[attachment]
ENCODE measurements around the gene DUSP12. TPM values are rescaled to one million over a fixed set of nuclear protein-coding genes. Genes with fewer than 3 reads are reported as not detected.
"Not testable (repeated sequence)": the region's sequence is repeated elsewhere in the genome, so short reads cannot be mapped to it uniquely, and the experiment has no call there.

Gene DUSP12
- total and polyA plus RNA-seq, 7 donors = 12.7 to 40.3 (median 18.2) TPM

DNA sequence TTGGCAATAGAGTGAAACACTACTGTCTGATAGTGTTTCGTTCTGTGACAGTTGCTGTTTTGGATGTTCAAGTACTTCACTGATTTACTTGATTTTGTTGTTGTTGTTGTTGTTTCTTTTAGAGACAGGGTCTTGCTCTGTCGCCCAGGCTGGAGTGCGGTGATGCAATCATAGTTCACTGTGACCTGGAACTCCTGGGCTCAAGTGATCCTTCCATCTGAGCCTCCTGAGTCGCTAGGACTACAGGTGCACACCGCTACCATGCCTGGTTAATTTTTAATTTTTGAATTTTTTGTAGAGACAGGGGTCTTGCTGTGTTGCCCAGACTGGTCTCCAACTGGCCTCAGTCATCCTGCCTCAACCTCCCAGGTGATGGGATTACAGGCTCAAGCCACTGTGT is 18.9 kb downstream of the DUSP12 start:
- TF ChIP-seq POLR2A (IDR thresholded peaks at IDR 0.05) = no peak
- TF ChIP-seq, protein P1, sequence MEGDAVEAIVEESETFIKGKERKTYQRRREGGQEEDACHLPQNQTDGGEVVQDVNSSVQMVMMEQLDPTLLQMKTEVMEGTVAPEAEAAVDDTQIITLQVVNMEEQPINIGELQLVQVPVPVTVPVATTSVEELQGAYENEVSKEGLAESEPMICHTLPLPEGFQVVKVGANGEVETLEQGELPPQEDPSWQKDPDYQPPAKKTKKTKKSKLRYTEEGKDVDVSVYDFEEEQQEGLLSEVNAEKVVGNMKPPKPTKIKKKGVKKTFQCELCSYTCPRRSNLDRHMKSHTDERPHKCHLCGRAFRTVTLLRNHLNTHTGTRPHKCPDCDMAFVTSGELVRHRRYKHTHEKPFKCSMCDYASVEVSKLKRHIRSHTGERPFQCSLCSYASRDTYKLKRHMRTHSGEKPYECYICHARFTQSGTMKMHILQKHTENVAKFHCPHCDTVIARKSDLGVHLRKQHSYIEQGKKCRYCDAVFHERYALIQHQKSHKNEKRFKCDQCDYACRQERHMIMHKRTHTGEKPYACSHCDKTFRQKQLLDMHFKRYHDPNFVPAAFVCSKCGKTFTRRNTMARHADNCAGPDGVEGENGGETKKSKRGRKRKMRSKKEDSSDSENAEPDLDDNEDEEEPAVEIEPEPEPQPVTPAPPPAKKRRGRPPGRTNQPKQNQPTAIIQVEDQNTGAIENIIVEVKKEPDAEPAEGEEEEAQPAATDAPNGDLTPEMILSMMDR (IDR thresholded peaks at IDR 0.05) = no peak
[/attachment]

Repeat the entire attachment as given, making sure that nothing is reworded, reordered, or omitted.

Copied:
ENCODE measurements around the gene DUSP12. TPM values are rescaled to one million over a fixed set of nuclear protein-coding genes. Genes with fewer than 3 reads are reported as not detected.
"Not testable (repeated sequence)": the region's sequence is repeated elsewhere in the genome, so short reads cannot be mapped to it uniquely, and the experiment has no call there.

Gene DUSP12
- total and polyA plus RNA-seq, 7 donors = 12.7 to 40.3 (median 18.2) TPM

DNA sequence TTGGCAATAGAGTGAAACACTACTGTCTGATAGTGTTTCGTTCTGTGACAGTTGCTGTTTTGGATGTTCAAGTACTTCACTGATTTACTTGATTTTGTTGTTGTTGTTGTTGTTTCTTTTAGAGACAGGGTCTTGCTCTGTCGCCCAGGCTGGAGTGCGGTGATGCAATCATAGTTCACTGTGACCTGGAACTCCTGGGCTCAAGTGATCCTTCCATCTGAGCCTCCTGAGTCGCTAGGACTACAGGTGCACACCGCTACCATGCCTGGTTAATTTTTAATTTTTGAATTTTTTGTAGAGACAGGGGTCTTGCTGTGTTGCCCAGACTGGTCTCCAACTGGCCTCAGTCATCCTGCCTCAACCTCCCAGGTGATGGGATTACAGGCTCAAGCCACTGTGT is 18.9 kb downstream of the DUSP12 start:
- TF ChIP-seq POLR2A (IDR thresholded peaks at IDR 0.05) = no peak
- TF ChIP-seq, protein P1, sequence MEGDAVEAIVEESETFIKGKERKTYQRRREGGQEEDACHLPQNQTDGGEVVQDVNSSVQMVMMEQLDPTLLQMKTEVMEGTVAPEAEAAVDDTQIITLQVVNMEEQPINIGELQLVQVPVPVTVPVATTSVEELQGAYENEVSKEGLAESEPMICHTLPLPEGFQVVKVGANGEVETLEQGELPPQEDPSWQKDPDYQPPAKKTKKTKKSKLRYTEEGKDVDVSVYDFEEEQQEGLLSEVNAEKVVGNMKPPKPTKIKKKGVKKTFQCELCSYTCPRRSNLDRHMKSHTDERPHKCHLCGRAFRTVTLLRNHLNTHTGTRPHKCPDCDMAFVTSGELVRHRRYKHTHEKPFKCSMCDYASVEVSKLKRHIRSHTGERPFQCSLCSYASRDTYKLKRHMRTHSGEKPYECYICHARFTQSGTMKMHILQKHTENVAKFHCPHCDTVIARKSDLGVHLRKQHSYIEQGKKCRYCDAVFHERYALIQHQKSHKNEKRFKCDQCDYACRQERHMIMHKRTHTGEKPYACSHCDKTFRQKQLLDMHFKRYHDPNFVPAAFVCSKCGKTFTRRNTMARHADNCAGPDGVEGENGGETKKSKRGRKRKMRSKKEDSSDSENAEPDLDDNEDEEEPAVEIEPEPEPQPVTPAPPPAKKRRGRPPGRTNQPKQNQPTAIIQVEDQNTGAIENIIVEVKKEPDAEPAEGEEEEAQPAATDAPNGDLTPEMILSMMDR (IDR thresholded peaks at IDR 0.05) = no peak